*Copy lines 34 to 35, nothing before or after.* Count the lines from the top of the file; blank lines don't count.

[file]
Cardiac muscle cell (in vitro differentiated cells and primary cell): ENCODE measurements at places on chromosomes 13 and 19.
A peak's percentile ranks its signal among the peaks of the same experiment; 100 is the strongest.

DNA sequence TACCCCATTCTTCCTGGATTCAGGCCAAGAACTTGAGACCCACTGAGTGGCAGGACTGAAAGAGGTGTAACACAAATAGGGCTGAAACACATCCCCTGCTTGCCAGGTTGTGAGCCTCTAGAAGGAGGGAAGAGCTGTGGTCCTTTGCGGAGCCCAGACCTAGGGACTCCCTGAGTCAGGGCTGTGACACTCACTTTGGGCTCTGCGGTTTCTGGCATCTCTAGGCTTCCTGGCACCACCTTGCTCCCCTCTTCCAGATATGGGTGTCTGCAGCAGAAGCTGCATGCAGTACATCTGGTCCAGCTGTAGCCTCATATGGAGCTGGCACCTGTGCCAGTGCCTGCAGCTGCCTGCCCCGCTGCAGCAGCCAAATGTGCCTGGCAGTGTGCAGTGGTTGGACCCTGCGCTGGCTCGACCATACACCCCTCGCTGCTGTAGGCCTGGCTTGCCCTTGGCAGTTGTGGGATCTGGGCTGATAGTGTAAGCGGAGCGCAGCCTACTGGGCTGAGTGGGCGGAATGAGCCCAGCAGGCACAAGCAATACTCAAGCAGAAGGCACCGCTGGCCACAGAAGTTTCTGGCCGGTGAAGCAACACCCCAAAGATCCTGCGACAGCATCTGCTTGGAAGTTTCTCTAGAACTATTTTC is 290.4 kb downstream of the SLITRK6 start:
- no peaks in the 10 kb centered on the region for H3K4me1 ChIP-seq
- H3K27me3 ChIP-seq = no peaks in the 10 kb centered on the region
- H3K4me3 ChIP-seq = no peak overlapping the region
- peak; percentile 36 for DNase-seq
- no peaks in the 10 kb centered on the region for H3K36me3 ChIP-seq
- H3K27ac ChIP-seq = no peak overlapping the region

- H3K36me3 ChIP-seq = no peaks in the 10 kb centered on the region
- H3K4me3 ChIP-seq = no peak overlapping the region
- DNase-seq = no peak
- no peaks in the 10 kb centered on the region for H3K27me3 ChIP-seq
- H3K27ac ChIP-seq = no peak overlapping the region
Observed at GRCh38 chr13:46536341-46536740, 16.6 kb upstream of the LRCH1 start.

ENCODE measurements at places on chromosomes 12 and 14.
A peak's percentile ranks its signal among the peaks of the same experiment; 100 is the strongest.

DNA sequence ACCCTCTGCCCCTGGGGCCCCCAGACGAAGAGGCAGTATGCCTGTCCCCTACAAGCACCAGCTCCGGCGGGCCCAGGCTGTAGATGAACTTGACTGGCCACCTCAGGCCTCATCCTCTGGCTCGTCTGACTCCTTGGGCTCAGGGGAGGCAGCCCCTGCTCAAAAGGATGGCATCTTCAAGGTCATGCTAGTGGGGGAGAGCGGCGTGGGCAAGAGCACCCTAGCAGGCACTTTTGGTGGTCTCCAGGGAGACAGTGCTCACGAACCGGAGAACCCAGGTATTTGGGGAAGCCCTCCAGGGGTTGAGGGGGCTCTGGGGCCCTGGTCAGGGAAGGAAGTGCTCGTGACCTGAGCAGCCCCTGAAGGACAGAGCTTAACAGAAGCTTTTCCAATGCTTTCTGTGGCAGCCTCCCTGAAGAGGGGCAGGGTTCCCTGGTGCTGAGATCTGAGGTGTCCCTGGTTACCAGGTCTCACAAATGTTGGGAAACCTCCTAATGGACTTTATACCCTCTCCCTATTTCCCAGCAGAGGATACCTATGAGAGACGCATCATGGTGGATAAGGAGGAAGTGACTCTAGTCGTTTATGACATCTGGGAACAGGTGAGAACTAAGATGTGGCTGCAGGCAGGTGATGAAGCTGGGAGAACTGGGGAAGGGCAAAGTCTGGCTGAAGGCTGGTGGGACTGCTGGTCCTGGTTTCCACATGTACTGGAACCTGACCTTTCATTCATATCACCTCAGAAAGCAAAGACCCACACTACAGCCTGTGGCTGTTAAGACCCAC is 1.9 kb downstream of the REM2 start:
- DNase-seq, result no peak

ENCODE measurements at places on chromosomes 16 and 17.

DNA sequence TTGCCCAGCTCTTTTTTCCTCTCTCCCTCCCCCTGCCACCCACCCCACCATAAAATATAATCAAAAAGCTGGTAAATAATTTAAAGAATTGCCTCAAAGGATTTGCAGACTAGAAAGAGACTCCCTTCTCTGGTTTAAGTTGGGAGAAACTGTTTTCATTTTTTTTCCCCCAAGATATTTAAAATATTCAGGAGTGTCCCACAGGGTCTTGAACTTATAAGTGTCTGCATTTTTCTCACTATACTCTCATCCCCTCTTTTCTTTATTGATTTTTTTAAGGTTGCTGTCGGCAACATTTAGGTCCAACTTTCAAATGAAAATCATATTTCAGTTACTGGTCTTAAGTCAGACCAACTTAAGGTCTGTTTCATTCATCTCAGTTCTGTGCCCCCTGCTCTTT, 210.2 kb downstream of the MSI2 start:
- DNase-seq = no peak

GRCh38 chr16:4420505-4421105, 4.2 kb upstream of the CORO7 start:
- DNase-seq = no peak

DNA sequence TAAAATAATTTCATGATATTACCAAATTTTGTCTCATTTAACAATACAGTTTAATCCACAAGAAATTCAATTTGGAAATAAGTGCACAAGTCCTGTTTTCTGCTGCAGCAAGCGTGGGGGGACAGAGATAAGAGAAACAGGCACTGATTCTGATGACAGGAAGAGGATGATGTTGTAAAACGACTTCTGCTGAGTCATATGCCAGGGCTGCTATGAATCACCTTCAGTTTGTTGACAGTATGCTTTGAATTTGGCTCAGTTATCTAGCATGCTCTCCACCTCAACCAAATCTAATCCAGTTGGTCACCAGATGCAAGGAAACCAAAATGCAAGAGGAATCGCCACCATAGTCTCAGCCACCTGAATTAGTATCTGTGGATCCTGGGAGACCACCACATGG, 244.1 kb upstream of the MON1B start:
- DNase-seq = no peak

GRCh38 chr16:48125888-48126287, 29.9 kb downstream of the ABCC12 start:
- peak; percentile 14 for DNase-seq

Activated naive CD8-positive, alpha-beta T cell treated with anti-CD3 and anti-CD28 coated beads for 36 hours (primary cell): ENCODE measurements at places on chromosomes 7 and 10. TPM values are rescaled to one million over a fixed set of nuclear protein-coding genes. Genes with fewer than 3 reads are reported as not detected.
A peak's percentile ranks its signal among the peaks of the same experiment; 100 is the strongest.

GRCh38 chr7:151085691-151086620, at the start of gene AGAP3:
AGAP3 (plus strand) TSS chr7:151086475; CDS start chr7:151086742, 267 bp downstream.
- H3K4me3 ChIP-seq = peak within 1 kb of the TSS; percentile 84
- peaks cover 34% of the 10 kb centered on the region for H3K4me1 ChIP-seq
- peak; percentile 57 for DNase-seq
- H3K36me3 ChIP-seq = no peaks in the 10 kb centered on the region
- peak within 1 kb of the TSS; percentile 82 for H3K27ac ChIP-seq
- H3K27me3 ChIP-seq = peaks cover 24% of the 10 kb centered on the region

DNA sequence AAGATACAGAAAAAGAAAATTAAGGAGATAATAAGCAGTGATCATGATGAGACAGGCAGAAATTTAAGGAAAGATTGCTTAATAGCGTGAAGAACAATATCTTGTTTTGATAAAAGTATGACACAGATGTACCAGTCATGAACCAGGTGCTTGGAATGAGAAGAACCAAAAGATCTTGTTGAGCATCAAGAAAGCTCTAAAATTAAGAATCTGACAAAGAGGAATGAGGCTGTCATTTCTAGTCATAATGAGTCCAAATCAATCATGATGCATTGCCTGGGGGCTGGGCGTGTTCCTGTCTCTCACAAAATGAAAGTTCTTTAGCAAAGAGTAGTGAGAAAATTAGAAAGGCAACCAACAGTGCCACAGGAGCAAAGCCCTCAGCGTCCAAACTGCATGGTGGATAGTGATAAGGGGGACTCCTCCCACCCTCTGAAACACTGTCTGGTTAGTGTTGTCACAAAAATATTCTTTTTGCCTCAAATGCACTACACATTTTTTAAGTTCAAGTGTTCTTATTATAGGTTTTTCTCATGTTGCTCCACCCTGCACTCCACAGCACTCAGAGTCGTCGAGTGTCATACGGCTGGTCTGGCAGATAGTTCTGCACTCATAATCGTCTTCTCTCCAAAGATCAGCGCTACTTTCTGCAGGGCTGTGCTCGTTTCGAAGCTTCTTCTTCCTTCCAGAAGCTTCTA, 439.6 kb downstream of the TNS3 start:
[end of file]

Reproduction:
- peaks cover 34% of the 10 kb centered on the region for H3K4me1 ChIP-seq
- peak; percentile 57 for DNase-seq